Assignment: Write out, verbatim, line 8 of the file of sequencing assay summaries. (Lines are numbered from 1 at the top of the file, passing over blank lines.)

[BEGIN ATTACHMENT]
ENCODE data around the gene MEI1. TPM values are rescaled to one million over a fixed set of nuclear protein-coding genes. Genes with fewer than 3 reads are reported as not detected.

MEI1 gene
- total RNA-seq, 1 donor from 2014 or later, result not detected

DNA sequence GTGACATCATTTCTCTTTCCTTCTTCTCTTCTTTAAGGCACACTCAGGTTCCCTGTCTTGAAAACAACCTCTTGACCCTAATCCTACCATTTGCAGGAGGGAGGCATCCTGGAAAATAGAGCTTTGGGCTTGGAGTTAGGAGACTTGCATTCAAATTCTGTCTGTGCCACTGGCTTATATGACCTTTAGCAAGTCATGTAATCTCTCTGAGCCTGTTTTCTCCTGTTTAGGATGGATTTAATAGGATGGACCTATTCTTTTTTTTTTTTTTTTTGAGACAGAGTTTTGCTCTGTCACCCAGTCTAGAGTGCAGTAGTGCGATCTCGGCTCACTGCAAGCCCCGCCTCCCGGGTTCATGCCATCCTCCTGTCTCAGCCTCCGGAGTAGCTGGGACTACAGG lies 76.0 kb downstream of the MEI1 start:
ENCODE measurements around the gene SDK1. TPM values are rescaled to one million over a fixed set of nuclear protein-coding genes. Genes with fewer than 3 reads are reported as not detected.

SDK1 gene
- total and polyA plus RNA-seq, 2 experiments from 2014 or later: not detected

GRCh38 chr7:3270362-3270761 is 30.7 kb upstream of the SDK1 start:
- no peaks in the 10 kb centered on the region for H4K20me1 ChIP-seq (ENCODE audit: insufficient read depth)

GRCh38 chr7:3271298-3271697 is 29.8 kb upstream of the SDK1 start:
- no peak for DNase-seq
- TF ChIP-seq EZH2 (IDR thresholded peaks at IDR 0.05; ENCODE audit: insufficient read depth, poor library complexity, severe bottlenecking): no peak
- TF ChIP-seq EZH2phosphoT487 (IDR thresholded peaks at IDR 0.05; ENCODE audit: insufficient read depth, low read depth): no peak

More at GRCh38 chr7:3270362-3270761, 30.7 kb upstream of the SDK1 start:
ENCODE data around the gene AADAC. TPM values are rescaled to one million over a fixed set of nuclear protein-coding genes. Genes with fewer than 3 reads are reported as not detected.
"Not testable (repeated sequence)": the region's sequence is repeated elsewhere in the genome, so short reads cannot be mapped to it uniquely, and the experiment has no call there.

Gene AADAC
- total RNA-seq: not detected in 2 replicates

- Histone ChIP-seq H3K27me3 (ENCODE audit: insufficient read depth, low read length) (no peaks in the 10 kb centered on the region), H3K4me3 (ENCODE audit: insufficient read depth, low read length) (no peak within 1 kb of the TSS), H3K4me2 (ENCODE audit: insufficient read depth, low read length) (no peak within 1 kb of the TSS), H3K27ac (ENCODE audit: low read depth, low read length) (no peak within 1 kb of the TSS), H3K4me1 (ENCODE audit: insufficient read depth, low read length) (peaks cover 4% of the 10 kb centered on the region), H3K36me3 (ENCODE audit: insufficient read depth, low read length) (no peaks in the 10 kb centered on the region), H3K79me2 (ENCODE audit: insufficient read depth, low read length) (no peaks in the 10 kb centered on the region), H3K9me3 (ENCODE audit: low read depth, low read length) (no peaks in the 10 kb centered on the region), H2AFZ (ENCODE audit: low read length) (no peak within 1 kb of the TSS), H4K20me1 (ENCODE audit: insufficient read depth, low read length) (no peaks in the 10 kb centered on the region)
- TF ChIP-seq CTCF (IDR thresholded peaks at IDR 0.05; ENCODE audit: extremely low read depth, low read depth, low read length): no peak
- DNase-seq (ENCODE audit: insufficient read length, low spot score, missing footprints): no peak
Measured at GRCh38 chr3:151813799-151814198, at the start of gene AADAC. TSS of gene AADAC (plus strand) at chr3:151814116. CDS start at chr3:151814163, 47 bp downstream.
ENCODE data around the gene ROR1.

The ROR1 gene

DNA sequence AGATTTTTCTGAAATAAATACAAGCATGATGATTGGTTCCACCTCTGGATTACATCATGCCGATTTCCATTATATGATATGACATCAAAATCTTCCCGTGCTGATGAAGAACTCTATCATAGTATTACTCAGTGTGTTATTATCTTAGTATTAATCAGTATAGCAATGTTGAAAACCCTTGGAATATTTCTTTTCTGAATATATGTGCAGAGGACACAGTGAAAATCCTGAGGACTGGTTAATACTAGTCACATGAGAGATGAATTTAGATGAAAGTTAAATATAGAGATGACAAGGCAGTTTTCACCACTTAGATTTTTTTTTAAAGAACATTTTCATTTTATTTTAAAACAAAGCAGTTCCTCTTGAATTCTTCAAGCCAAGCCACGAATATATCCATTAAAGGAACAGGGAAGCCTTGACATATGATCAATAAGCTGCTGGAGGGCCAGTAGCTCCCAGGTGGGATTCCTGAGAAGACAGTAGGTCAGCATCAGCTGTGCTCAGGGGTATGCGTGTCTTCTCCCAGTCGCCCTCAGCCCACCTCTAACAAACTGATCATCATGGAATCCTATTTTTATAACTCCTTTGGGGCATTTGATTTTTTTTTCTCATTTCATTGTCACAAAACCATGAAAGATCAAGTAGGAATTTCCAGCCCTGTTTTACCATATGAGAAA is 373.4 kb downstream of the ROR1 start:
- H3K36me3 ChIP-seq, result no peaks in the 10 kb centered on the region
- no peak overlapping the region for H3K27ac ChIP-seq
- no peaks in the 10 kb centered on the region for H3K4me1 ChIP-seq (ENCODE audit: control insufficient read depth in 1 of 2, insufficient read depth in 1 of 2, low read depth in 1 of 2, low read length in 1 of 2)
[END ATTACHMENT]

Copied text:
GRCh38 chr7:3270362-3270761 is 30.7 kb upstream of the SDK1 start: